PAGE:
fatigue notch factor

fatigue notch factor

[fə′tēg ′näch ‚fak·tər]
(metallurgy)
A notch, scratch, or other impairment on the surface of a metal resulting in premature failure of the metal.
References in periodicals archive ?
However, even in this case, it would be helpful to receive not only a local stiffness or Young's modulus, but also a local fatigue notch factor [K.sub.f].
Arising from a determination of the local component density p by means of ultrasonic Sampling Phased Array with a possible resolution of about 6 mm, it is thus possible to derive a virtual Young's modulus [E.sub.f] and a fatigue notch factor [K.sub.fs] for the shrinkages to estimate the local fatigue strength arithmetically.
Based on the results determined so far for the fatigue strength of the sound material and the specimens with shrinkages as well as on the correlation between virtual Young's modulus [E.sub.f], density [rho] and the fatigue notch factor of the shrinkages [K.sub.fs], a fatigue design concept was developed, depicted in Figure 17 as a flow chart including also results based on X-ray analysis and shrinkage classification [12].
Based on the density measurement, a load simulation with the sound Young's modulus E, a determination of the fatigue notch factor for the shrinkages [K.sub.fs] and a final assessment of the fatigue strength are performed, based upon on the safety factor [S.sub.Sh] and the reference S-N curve for [P.sub.S] = 50 %.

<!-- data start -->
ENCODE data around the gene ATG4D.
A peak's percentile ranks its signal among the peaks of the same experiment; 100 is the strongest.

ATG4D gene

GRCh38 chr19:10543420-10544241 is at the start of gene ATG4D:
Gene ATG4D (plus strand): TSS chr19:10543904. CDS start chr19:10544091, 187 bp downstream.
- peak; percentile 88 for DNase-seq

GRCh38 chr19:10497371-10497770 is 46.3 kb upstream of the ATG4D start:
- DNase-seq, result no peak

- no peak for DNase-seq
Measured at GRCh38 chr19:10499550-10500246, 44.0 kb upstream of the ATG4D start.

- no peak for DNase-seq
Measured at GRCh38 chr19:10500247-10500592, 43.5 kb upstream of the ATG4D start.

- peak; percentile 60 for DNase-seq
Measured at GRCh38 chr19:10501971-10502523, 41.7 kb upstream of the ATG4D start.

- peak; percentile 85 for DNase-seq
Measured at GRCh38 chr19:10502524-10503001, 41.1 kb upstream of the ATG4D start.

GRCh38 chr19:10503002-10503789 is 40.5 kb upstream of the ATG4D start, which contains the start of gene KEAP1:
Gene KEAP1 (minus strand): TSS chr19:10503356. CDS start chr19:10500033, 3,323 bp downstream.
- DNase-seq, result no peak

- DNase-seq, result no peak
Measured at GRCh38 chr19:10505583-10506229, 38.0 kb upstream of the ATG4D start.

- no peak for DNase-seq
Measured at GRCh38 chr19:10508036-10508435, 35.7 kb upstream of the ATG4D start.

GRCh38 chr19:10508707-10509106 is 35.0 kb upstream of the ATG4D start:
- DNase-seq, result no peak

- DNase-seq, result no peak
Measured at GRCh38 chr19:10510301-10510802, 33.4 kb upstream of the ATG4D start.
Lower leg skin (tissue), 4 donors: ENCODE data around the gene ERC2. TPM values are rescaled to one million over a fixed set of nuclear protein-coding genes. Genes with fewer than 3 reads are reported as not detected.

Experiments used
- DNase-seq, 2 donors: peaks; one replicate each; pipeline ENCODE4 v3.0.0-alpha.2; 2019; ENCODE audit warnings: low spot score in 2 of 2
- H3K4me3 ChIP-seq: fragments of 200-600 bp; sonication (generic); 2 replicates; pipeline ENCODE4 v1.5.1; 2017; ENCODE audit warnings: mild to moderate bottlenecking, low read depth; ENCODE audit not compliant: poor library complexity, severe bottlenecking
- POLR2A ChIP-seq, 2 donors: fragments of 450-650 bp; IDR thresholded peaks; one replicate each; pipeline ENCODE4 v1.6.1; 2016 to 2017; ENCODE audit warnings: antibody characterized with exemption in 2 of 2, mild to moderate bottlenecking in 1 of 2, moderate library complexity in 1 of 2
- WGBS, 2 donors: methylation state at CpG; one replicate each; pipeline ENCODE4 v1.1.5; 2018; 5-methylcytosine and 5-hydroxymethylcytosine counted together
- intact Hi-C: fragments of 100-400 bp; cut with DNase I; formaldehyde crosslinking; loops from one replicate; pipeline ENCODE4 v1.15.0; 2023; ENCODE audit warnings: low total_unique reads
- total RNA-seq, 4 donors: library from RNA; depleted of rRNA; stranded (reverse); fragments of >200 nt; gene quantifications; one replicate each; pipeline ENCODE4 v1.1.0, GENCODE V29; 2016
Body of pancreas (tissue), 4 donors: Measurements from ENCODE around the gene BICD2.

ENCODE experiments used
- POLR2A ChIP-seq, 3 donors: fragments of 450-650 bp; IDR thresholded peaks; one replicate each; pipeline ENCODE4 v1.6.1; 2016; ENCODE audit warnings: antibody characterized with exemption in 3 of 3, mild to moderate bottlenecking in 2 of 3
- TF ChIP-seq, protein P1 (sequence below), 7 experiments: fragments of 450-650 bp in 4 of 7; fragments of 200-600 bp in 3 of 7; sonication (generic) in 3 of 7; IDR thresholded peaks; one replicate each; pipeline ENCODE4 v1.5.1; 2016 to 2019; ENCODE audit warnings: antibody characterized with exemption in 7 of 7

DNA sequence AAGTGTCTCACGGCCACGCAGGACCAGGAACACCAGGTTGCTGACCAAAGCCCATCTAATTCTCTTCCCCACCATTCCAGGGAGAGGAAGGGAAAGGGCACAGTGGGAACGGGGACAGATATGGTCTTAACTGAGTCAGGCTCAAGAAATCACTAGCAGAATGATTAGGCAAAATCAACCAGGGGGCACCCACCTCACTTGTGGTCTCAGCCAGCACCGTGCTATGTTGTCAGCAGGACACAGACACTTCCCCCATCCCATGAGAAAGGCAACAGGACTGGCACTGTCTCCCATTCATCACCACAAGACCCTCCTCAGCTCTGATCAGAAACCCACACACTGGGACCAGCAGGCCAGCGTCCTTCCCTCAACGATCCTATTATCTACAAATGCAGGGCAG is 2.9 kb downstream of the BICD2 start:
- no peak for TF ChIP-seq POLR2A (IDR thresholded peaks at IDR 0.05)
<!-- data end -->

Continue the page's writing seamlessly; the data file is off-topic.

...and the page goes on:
In the developed fatigue design concept, local density information, determined by ultrasonic Sampling Phased Array, the virtual Young's modulus Ef and the fatigue notch factor of the shrinkages [K.sub.fs] were combined with a safety factor [S.sub.Sh] to estimate the local component fatigue strength arithmetically.
The fatigue notch factor, [K.sub.f], is defined in the present study as the ratio of fatigue strength of unwelded ([S.sub.uw]) and welded ([S.sub.w]) specimens at a given fatigue life, A, and temperature.
The resulting fatigue notch factor curves for welded specimens as a function of fatigue life at different temperatures are presented in Fig.
The fatigue notch factor ranged from 1.4 to 1.8 regardless of the testing temperature.
As for the fatigue notch factor decreasing slightly with life at 50[degrees]C, no physical meaning can be extracted because the displayed trend is not based on mechanical analysis but by data fitting.
The fatigue notch factor for the welded specimen varied between 1.4 and 1.8.
investigated the fatigue crack initiation time under the constant amplitude loading by the local stress-strain method and thought that the estimated accuracy mainly depended on the fatigue notch factor [8].
In addition, according to welding configurations, the fatigue notch factors should be used and it is obtained through stress analysis or measurement.